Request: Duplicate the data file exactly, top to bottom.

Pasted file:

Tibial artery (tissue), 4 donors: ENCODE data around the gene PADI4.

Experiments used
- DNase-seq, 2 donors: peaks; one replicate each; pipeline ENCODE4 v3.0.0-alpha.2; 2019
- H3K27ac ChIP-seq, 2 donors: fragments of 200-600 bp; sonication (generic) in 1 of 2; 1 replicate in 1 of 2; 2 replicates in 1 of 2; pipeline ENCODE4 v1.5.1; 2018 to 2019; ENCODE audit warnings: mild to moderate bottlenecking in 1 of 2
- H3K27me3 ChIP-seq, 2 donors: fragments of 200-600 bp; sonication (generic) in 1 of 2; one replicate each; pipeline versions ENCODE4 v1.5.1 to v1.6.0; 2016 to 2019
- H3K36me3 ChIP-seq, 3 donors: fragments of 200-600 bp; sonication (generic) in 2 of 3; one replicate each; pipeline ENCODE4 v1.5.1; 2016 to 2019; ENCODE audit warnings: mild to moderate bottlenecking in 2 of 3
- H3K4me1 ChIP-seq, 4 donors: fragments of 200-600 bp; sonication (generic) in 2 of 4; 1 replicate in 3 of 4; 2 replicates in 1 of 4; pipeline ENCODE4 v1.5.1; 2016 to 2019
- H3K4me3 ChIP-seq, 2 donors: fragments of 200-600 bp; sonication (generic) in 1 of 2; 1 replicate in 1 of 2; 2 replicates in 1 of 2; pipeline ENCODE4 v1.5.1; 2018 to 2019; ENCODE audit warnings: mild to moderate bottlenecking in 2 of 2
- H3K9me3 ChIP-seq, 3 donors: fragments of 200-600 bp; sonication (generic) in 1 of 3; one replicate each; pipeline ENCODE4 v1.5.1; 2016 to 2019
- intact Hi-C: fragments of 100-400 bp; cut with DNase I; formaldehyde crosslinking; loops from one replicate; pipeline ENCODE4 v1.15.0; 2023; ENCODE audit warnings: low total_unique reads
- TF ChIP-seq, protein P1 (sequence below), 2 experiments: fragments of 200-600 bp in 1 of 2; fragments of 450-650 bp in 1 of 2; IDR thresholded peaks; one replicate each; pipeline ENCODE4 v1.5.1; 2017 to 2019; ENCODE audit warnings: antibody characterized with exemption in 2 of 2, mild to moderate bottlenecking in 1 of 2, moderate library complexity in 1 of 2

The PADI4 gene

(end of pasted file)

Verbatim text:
Tibial artery (tissue), 4 donors: ENCODE data around the gene PADI4.

Experiments used
- DNase-seq, 2 donors: peaks; one replicate each; pipeline ENCODE4 v3.0.0-alpha.2; 2019
- H3K27ac ChIP-seq, 2 donors: fragments of 200-600 bp; sonication (generic) in 1 of 2; 1 replicate in 1 of 2; 2 replicates in 1 of 2; pipeline ENCODE4 v1.5.1; 2018 to 2019; ENCODE audit warnings: mild to moderate bottlenecking in 1 of 2
- H3K27me3 ChIP-seq, 2 donors: fragments of 200-600 bp; sonication (generic) in 1 of 2; one replicate each; pipeline versions ENCODE4 v1.5.1 to v1.6.0; 2016 to 2019
- H3K36me3 ChIP-seq, 3 donors: fragments of 200-600 bp; sonication (generic) in 2 of 3; one replicate each; pipeline ENCODE4 v1.5.1; 2016 to 2019; ENCODE audit warnings: mild to moderate bottlenecking in 2 of 3
- H3K4me1 ChIP-seq, 4 donors: fragments of 200-600 bp; sonication (generic) in 2 of 4; 1 replicate in 3 of 4; 2 replicates in 1 of 4; pipeline ENCODE4 v1.5.1; 2016 to 2019
- H3K4me3 ChIP-seq, 2 donors: fragments of 200-600 bp; sonication (generic) in 1 of 2; 1 replicate in 1 of 2; 2 replicates in 1 of 2; pipeline ENCODE4 v1.5.1; 2018 to 2019; ENCODE audit warnings: mild to moderate bottlenecking in 2 of 2
- H3K9me3 ChIP-seq, 3 donors: fragments of 200-600 bp; sonication (generic) in 1 of 3; one replicate each; pipeline ENCODE4 v1.5.1; 2016 to 2019
- intact Hi-C: fragments of 100-400 bp; cut with DNase I; formaldehyde crosslinking; loops from one replicate; pipeline ENCODE4 v1.15.0; 2023; ENCODE audit warnings: low total_unique reads
- TF ChIP-seq, protein P1 (sequence below), 2 experiments: fragments of 200-600 bp in 1 of 2; fragments of 450-650 bp in 1 of 2; IDR thresholded peaks; one replicate each; pipeline ENCODE4 v1.5.1; 2017 to 2019; ENCODE audit warnings: antibody characterized with exemption in 2 of 2, mild to moderate bottlenecking in 1 of 2, moderate library complexity in 1 of 2

The PADI4 gene